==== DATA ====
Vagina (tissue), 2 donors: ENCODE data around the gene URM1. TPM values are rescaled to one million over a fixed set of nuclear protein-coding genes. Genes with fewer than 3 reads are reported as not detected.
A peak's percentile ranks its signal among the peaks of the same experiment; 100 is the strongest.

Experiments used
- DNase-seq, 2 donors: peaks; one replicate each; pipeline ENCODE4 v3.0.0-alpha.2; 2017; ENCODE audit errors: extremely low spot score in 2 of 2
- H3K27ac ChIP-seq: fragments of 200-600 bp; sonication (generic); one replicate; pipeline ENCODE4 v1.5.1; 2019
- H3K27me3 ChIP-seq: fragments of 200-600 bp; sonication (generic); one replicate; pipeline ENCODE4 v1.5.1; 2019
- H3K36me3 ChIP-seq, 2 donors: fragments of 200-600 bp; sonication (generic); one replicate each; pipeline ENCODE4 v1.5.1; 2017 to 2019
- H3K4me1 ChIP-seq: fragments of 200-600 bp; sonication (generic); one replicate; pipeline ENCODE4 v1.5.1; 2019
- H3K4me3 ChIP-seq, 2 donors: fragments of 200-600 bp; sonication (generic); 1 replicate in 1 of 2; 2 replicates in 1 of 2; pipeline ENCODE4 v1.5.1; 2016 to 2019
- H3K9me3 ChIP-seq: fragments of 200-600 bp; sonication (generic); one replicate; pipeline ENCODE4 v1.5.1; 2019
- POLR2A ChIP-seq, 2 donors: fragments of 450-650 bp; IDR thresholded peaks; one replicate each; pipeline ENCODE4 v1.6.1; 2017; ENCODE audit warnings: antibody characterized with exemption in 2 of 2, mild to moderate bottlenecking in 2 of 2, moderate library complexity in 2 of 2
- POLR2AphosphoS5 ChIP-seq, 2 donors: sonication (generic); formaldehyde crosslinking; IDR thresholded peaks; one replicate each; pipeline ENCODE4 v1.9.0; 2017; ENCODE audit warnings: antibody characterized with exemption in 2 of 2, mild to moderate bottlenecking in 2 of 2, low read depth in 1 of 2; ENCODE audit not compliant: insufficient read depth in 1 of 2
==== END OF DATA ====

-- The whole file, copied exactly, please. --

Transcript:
Vagina (tissue), 2 donors: ENCODE data around the gene URM1. TPM values are rescaled to one million over a fixed set of nuclear protein-coding genes. Genes with fewer than 3 reads are reported as not detected.
A peak's percentile ranks its signal among the peaks of the same experiment; 100 is the strongest.

Experiments used
- DNase-seq, 2 donors: peaks; one replicate each; pipeline ENCODE4 v3.0.0-alpha.2; 2017; ENCODE audit errors: extremely low spot score in 2 of 2
- H3K27ac ChIP-seq: fragments of 200-600 bp; sonication (generic); one replicate; pipeline ENCODE4 v1.5.1; 2019
- H3K27me3 ChIP-seq: fragments of 200-600 bp; sonication (generic); one replicate; pipeline ENCODE4 v1.5.1; 2019
- H3K36me3 ChIP-seq, 2 donors: fragments of 200-600 bp; sonication (generic); one replicate each; pipeline ENCODE4 v1.5.1; 2017 to 2019
- H3K4me1 ChIP-seq: fragments of 200-600 bp; sonication (generic); one replicate; pipeline ENCODE4 v1.5.1; 2019
- H3K4me3 ChIP-seq, 2 donors: fragments of 200-600 bp; sonication (generic); 1 replicate in 1 of 2; 2 replicates in 1 of 2; pipeline ENCODE4 v1.5.1; 2016 to 2019
- H3K9me3 ChIP-seq: fragments of 200-600 bp; sonication (generic); one replicate; pipeline ENCODE4 v1.5.1; 2019
- POLR2A ChIP-seq, 2 donors: fragments of 450-650 bp; IDR thresholded peaks; one replicate each; pipeline ENCODE4 v1.6.1; 2017; ENCODE audit warnings: antibody characterized with exemption in 2 of 2, mild to moderate bottlenecking in 2 of 2, moderate library complexity in 2 of 2
- POLR2AphosphoS5 ChIP-seq, 2 donors: sonication (generic); formaldehyde crosslinking; IDR thresholded peaks; one replicate each; pipeline ENCODE4 v1.9.0; 2017; ENCODE audit warnings: antibody characterized with exemption in 2 of 2, mild to moderate bottlenecking in 2 of 2, low read depth in 1 of 2; ENCODE audit not compliant: insufficient read depth in 1 of 2